ACM SIGCOMM 2021 HACKATHON: ISP-DDoS: ISP-LEVEL DDoS DETECTION AND FILTERING
The hackathon has an associated Slack channel for discussions. Click on the link below to visit it. If you're asked to sign in, use the workspace name "sigcomm.slack.com" to sign up or sign in.Go to ISP-DDoS Hackathon Slack channel
Friday, August 27th 13:00-17:00 (UTC-4, New York), 19:00-23:00 (UTC+2, Paris)
1:00 pm - 3:00 pm Session I
- Session I
1:00 pm - 3:00 pm
Introduction and goals of hackathon
What is a good criteria for DDoS detection
Evaluation on test dataset
3:00 pm - 3:30 pm Coffee/tea Break
- Coffee/tea Break
3:30 pm - 5:00 pm Session II
- Session II
3:30 pm - 5:00 pm
Discussion of new detections and joint labeling
Teams debrief everyone on their strategy, challenges and successes
Call For Participation
Distributed denial-of-service (DDoS) attacks remain an ongoing threat to networks. DDoS attacks evolve over time, tending to be smaller and shorter and more similar to legitimate traffic. This makes their detection and filtering difficult. Trying to detect and filter DDoS attacks at an ISP level is especially hard, given the large scale of both the amount of traffic and the number of potential victims at an ISP.
We have recently gained access to Front Range GigaPOP's anonymized and sampled traffic header traces, as well as to their commercial defense’s alerts. This allows us the opportunity to label the traces with an approximate ground truth and share them with the research community. In this hackathon we will work as the community to develop methods for accurate DDoS detection from sampled Netflow traces, and to label any potential attacks in the dataset that are not detected by the commercial defense. We hope to release the labeled dataset to resaerch community in the three months following the hackathon.
DDoS resaerch is hampered by lack of realistic, accurately labeled datasets. In this hackathon we can collectively work to improve this situation, by identifying and labeling new attack events in a real, partially labeled dataset. Participants will also contribute to the field of DDoS detection by developing and publicly releasing their attack detection code.
A rough outline follows:
Session I In this session we will release the test dataset and allow teams to evauate their approaches with this dataset. We will produce initial scores and report statistics on any new detections (in addition to our labeled data).
Session II In this session we will discuss each additional detection that got flagged by several different teams and will proclaim it true or false positive. We will recalculate scores and update the scoreboard. Teams will debrief everyone about their challenges and successes. All code should be released as open source.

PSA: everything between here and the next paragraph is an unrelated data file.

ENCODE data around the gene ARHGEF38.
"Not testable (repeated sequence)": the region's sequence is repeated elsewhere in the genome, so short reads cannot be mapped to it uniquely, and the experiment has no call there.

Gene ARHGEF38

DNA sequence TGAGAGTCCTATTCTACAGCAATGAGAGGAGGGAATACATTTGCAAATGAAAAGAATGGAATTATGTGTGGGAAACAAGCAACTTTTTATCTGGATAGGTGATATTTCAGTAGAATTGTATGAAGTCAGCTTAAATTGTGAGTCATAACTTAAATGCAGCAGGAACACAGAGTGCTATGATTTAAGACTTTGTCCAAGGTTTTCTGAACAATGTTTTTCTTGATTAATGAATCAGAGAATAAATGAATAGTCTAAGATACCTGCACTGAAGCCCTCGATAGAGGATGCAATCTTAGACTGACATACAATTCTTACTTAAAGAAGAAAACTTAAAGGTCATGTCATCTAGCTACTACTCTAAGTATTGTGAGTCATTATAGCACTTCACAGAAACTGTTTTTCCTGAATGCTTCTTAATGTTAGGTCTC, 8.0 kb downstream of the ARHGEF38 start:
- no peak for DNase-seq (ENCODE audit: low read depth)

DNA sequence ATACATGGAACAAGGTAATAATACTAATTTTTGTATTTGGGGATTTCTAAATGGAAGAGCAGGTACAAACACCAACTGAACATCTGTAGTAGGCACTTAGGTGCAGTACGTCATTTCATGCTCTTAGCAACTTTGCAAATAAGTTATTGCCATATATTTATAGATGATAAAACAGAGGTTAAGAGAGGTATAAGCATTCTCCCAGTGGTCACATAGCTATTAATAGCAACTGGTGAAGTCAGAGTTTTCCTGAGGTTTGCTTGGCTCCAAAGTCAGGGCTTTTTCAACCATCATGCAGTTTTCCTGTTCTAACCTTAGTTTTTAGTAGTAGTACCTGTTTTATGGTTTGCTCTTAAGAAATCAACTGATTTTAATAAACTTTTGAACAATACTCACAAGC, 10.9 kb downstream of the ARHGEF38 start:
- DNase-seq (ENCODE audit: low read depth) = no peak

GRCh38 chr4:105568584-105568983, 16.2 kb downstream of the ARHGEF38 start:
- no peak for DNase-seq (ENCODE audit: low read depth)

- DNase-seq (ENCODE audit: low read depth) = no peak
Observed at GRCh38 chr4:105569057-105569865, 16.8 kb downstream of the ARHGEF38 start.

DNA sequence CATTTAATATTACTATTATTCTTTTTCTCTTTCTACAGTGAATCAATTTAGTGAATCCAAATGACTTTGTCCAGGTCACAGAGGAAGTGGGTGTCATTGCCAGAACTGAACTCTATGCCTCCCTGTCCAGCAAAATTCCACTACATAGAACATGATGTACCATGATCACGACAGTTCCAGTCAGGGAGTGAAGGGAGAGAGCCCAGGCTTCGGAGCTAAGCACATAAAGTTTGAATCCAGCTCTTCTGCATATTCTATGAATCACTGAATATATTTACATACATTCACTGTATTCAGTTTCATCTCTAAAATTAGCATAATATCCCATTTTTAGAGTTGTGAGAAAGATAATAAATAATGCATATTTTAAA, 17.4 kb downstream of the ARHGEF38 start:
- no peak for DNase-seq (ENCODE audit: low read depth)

Audience Expectations and Prerequisites
We expect that the audience is familiar with network flow features and TCP/IP headers. We also expect that participants will prepare their attack detection approach ahead of the hackathon.
To successfully participate in this hackathon please start early and follow the directions below:
- Sign our Memorandum of Understanding outlining acceptable use of the data. E-mail the completed form to firstname.lastname@example.org.
- You will receive a download link for the training/validation dataset. Download the data onto a secure machine and carefully study dataset description.
- Work on training/validation of your approach. You can use any hardware and software you have access to. Bear mind that real data is noisy. There may very well be more attacks in the data than we could label.
- You cannot share this data with anyone else.
- You must delete the dataset upon completion of the hackathon. If you want to use this dataset for your research or teaching, please contact us. We are developing mechanisms to share the dataset with a broad research community.
- Comment your code and release it at shared Google drive prior to the hackathon. You can keep updating it until the end of the hackathon.
- Release your validation accuracy by filling out this document prior to the hackathon. You can keep updating it until the end of the hackathon.
USC Information Sciences Institute
Jelena Mirkovic is a Research Associate Professor at University of Southern California. She is a pioneer in DDoS research field and has worked on DDoS defenses from the application layer, to host, to edge and core network. Her other resaerch interests are user authentication, privacy, security experimentation and security education.
University of Memphis
Christos Papadopoulos is currently a Professor and Sparks Family Chair of Excellence in Global Research Leadership at the University of Memphis. Prior to that he was a program manager at DHS S\&T, where he worked on cyber-physical systems security. His current interests include network architecture, network security, global Internet measurements and automotive cybersecurity.
University of Oregon
Jun Li is a Professor in Computer and Information Science and a Ripple fellow at the University of Oregon and studies computer networking, distributed systems, and network security. More information of him can be found at his home page.
University of California Los Angeles
Dr. Peter Reiher is an Adjunct Professor in the Computer Science Department at UCLA. His research interests include cybersecurity (particularly Internet security issues, such as distributed denial of service attacks), computer networks, ubiquitous computing, security of autonomous vehicles and vehicular networks, security of wireless medical devices, and file systems.